Posting GPT answers on Law Stack Exchange is temporarily banned.

This policy has been adopted from Stack Overflow's current stance to give us time to work out our own. Most of the arguments for and against the use of AI generated content for coding questions are equally applicable to legal questions.

The Stack Overflow reasons are quoted below and, yes, we know there is not a one-to-one correspondence between their experience and ours. For example, while we are not (yet) receiving the volume of AI answers that Stack Exchange is, we have had one user account where all their answers are believed to have been AI generated.

Please see the Help Center article: Why posting GPT and ChatGPT generated answers is not currently acceptable

This is a temporary policy intended to slow down the influx of answers and other content created with ChatGPT. What the final policy will be regarding the use of this and other similar tools is something that will need to be discussed with Stack Overflow staff and, quite likely, here on Meta Law Stack Exchange.

Overall, because the average rate of getting correct answers from ChatGPT is too low, the posting of answers created by ChatGPT is substantially harmful to the site and to users who are asking and looking for correct answers.

The primary problem is that while the answers which ChatGPT produces have a high rate of being incorrect, they typically look like they might be good and the answers are very easy to produce. There are also many people trying out ChatGPT to create answers, without the expertise or willingness to verify that the answer is correct prior to posting. Because such answers are so easy to produce, a large number of people are posting a lot of answers. The volume of these answers (thousands) and the fact that the answers often require a detailed read by someone with at least some subject matter expertise in order to determine that the answer is actually bad has effectively swamped our volunteer-based quality curation infrastructure.

As such, we need to reduce the volume of these posts and we need to be able to deal with the ones which are posted quickly, which means dealing with users, rather than individual posts.

So, for now, the use of ChatGPT to create posts here on Stack Overflow is not permitted. If a user is believed to have used ChatGPT after the posting of this temporary policy, sanctions will be imposed to prevent them from continuing to post such content, even if the posts would otherwise be acceptable.

NOTE: While the above text focuses on answers, because that's where we're experiencing the largest volume of such content, the ban applies to all content on Stack Overflow, except each user's profile content (e.g. your "About me" text).

We have to decide the policy for our site for ourselves

At present, the Stack Exchange policy is to allow each site to craft their own response to ChatGPT and other AI Q&A.

This is the current word from on high (in response to a discussion titled Ban ChatGPT network-wide):

With due consideration, we've decided no general policy is necessary or helpful at this time. I want to be clear: I am not in any way intending to downplay the significance of ChatGPT, nor the disruption it has caused to the platform over the last few weeks.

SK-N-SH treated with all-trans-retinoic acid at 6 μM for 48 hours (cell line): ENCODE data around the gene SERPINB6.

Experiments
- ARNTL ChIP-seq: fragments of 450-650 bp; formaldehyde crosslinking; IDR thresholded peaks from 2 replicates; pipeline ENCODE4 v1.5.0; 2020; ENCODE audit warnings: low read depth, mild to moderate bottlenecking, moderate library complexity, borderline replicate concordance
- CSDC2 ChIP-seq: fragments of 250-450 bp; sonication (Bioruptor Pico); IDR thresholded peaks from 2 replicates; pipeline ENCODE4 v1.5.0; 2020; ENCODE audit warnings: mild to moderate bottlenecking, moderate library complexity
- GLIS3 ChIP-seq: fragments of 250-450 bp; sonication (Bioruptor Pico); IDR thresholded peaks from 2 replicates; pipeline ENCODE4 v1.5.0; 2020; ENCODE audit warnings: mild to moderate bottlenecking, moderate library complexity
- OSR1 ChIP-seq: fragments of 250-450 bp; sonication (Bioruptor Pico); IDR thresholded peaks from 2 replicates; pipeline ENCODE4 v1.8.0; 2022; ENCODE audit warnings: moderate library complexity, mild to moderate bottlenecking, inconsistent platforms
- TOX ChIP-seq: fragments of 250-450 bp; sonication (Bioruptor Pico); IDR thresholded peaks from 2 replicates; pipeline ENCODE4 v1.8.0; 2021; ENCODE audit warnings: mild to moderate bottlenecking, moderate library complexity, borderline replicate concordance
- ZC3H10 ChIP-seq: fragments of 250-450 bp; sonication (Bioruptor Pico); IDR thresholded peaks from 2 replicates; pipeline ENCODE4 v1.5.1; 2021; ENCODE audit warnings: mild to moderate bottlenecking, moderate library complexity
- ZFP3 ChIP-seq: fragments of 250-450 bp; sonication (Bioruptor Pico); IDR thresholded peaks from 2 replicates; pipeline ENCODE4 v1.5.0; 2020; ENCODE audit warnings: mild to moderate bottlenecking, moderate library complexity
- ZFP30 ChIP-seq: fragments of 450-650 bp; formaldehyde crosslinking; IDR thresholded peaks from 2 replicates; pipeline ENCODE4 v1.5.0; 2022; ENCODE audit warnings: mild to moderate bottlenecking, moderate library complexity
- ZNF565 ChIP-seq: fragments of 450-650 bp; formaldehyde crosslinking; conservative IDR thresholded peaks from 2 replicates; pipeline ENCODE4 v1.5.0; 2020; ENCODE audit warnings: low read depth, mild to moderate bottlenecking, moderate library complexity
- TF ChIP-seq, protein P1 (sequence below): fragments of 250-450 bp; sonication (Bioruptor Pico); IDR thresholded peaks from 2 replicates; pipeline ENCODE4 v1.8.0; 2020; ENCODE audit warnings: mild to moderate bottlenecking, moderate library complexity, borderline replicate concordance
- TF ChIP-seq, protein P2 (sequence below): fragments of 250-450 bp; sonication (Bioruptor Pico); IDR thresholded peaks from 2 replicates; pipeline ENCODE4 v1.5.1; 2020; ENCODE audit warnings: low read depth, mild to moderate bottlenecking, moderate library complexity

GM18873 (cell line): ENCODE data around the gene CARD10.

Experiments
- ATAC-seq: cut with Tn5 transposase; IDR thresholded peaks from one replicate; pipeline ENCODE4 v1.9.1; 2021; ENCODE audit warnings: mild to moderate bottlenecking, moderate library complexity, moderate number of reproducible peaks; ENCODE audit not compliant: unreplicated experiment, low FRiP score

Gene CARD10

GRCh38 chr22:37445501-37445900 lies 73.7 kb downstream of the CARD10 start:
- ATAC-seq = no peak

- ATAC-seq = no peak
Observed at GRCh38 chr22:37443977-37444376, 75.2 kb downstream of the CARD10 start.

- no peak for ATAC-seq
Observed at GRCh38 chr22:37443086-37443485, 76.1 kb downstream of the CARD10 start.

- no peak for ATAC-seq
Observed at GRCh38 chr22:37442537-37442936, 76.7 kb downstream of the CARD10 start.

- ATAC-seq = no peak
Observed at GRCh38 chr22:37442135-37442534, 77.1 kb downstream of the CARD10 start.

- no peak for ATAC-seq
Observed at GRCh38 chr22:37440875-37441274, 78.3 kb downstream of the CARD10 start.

Instead, we're going to stand by the comment I left on this post on December 5th:

While we evaluate, we hope that folks on network sites feel comfortable establishing per-site policies responsive to their communities’ needs.

Each site on the network is going to be impacted by ChatGPT (and its future iterations) in different ways. Of all the sites on the network, Stack Overflow was hit by far the hardest. However, we are measuring its impact both on Stack Overflow and across the network -- and, the impact of ChatGPT is currently diminishing everywhere. Some sites will see more or less activity on a given day, but outside Stack Overflow, it appears to be leveling off to a very slow trickle. On Stack Overflow, its usage rate is still falling quickly.

Because sites are impacted to such different degrees by the usage of ChatGPT, we encourage sites to create these policies as they become an issue. A blanket policy does no good if affected communities are not simultaneously developing the methods they use to combat the material problems they face. Instead, it risks being actively unproductive, by setting an expectation that sites will purge this content without giving them targeted tools to do so.

Our work internally progresses on identifying these posts and making our systems more resilient to issues like this in the future. We recognize that this is a shot across the bow, and the problem isn't going to go away in the long term. But for now, it seems we've weathered this storm mostly intact. As always, we'll reevaluate this decision in the future, if the circumstances warrant it.

And, of course, if any site experiences a volume of GPT posts that are cumbersome to manage, or a site needs any other support managing an influx of unwanted content, we are always happy to help apply the tools we have at our disposal.

This is a list of how other sites are responding.

7 Answers 7


This should be Law.SE's permanent policy. Posting a ChatGPT response (verbatim) as an "answer" is a lot like pasting a search engine result. But worse because it's obfuscated by (a) the wordy formula of ChatGPT responses and (b) the absence of a source.

If people want a search engine result they can use a search engine (or LMGTFY), and if they want a GPT answer they can go directly to a GPT engine.

This policy does not prohibit using ChatGPT to find or formulate an answer. It merely requires a user to review and edit the answer enough that it can't be readily identified as a ChatGPT response. This is analogous to our policy against link-only answers.

  • I think this should be revised as ChatGPT or other LLMs improve. These tools are going to take the jobs of a lot of lawyers, and be more qualified for evaluating legal issues than most in the future. Long term only the most qualified lawyers will be competitive with an LLM.
    – ZeroPhase
    Commented Apr 21 at 9:54

This needs to be broadened a tad: not just ChatGPT needs to be banned, but ANY AI generated answer. If we only ban one AI, others might flock to the breach, and as we know, Lawyers have thrown AI out of court and banned their use in any form — so should we.


Some thoughts:

  1. It isn't always easy to know what is and isn't ChatGPT so distinguishing it may be a practical issue.

  2. The main problem with ChatGPT is that it is optimized to be coherent and flow logically whether or not it is true. ChatGPT can often produce an answer that sounds right but is blatantly incorrect, or more subtly, is in a gray area and fails to identify the uncertainty present since it is prone to advocate for a position.